As loyal readers of this blog may have noticed, I have employed many, many different gadgets in many ways as I’ve tried to figure out how to make the perfect cup of home-brewed coffee.
(If you’re my brother, the perfect cup of coffee is made this way: Heap the filter basket of a Mr. Coffee with all the freshly-ground coffee beans it will hold. Drink the rocket fuel that is produced. Here’s a video of Pete’s coffee maker turning out a batch of the stuff he calls coffee. Yes, it really makes that warning noise. Actually, all coffee makers have that warning siren on them but you never hear it because you don’t make coffee the way my brother does.)
As much as I like gadgets, the making of coffee doesn’t seem to lend itself to gadgetry. The simple method of pouring boiled water over a heap of freshly-ground beans in a paper filter has produced the best cup of home-brewed coffee I’ve made to date. But I’m always open to new ideas.
One I came across recently was a reusable filter. It seemed like a good idea because it had a rigid plastic frame and four tabs around the top that would suspend it so it would not press up against the walls of the drip cone. If hot water could pass through the coffee grounds and out the sides of the filter, instead of being forced to pass through the one teeny-tiny spot in the bottom of a paper filter that’s right over the exit hole in the drip cone, that would perhaps bring more of the flavor out of the bean. Also, maybe I wouldn’t have to wait so long for a cup of coffee.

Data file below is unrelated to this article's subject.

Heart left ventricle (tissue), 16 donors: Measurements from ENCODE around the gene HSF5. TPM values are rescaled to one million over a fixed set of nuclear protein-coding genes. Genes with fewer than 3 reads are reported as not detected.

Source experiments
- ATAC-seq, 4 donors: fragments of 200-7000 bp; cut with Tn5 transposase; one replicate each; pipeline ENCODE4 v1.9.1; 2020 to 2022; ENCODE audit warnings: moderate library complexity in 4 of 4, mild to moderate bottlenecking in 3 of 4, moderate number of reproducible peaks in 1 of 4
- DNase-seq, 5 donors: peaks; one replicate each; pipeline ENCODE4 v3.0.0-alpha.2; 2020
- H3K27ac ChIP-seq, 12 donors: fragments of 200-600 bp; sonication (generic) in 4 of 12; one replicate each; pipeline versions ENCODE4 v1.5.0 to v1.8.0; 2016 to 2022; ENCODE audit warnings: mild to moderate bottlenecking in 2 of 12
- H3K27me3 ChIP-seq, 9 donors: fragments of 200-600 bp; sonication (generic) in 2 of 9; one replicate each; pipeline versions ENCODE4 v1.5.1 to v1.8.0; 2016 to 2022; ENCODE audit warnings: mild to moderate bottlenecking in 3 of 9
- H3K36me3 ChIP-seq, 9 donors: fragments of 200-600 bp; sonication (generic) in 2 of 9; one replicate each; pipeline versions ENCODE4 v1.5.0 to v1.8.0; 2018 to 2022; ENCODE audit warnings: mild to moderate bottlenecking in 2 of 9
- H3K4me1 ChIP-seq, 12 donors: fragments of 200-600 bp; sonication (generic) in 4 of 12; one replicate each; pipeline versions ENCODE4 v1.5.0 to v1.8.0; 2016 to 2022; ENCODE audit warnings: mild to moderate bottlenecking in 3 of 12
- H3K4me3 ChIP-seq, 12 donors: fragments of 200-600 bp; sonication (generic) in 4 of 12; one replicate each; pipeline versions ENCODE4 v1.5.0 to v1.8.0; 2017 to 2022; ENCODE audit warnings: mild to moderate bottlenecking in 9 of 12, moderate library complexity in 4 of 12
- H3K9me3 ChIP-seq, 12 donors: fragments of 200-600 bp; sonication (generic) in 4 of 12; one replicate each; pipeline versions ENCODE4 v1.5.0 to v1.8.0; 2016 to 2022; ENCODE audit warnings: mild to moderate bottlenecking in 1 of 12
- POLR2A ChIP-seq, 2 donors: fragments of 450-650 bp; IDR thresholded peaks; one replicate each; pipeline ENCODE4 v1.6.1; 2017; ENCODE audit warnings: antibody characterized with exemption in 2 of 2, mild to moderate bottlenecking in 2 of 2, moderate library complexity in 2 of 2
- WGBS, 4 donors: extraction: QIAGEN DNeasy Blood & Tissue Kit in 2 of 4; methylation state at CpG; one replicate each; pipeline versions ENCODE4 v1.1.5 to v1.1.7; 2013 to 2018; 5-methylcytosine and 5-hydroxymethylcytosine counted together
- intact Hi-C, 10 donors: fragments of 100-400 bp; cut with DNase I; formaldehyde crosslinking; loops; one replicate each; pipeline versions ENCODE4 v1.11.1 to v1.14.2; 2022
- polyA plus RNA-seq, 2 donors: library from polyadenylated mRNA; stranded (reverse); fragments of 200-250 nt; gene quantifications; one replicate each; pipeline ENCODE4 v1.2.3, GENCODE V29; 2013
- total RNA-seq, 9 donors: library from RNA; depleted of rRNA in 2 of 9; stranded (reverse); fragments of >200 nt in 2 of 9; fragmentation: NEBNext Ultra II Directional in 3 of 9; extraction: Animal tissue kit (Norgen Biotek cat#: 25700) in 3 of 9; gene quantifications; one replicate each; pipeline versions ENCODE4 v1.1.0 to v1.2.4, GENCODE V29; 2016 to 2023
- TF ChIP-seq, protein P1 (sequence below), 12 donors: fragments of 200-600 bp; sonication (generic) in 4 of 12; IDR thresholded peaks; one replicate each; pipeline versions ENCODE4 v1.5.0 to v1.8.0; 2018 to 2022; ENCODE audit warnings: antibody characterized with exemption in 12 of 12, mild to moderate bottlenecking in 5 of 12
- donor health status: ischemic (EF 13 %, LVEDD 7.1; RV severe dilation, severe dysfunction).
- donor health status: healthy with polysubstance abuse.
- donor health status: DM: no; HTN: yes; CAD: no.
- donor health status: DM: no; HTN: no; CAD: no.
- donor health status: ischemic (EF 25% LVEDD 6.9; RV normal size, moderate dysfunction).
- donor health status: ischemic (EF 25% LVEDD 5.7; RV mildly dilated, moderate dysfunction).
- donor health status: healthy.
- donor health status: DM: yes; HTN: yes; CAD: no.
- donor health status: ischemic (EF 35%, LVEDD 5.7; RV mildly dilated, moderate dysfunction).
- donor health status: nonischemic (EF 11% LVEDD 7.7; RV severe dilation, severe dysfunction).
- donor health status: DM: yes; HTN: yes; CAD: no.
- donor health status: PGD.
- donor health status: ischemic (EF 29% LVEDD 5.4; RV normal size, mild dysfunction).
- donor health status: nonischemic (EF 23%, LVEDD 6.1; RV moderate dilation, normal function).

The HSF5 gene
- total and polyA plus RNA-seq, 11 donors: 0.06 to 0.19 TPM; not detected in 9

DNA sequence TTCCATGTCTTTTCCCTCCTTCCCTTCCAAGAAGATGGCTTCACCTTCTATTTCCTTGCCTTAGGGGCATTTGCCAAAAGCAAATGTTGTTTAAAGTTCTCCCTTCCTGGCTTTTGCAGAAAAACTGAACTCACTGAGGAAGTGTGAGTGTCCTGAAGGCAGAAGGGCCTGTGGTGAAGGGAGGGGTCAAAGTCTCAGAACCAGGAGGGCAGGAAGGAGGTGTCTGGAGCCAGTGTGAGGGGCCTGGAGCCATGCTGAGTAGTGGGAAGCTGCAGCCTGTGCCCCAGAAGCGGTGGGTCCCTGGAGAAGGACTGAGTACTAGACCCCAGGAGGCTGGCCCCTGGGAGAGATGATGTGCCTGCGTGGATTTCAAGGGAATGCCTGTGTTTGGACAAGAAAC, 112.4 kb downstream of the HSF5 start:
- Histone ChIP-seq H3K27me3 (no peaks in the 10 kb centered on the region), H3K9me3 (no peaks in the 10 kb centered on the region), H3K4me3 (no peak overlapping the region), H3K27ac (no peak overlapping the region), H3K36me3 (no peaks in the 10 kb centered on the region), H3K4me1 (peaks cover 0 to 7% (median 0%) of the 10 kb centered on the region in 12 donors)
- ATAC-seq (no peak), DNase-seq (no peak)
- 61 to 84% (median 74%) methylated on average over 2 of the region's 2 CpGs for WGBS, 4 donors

I got to try it out this morning and I was right about the second part. I didn’t have to wait nearly as long. The coffee flowed through the grounds, out the filter and drained through the drip cone into the carafe almost as fast as I could pour it. I was pretty happy about that, but my pleasure lasted only up to the point when I took a sip from my coffee mug. Weirdly, the coffee that was made without the use of a paper filter tasted an awful lot like wet newspaper, very weak and with none of the chocolaty goodness that marks the flavor of a really tasty cuppa joe. My guess is that the tiny little hole in the bottom of the drip cone gives the hot water just enough time to extract all those yummy flavors from the grounds.
Whatever the reason, the reusable coffee filter flunks out and I won’t be using it again, good news for My Darling B, who uses these same filters when straining infusions.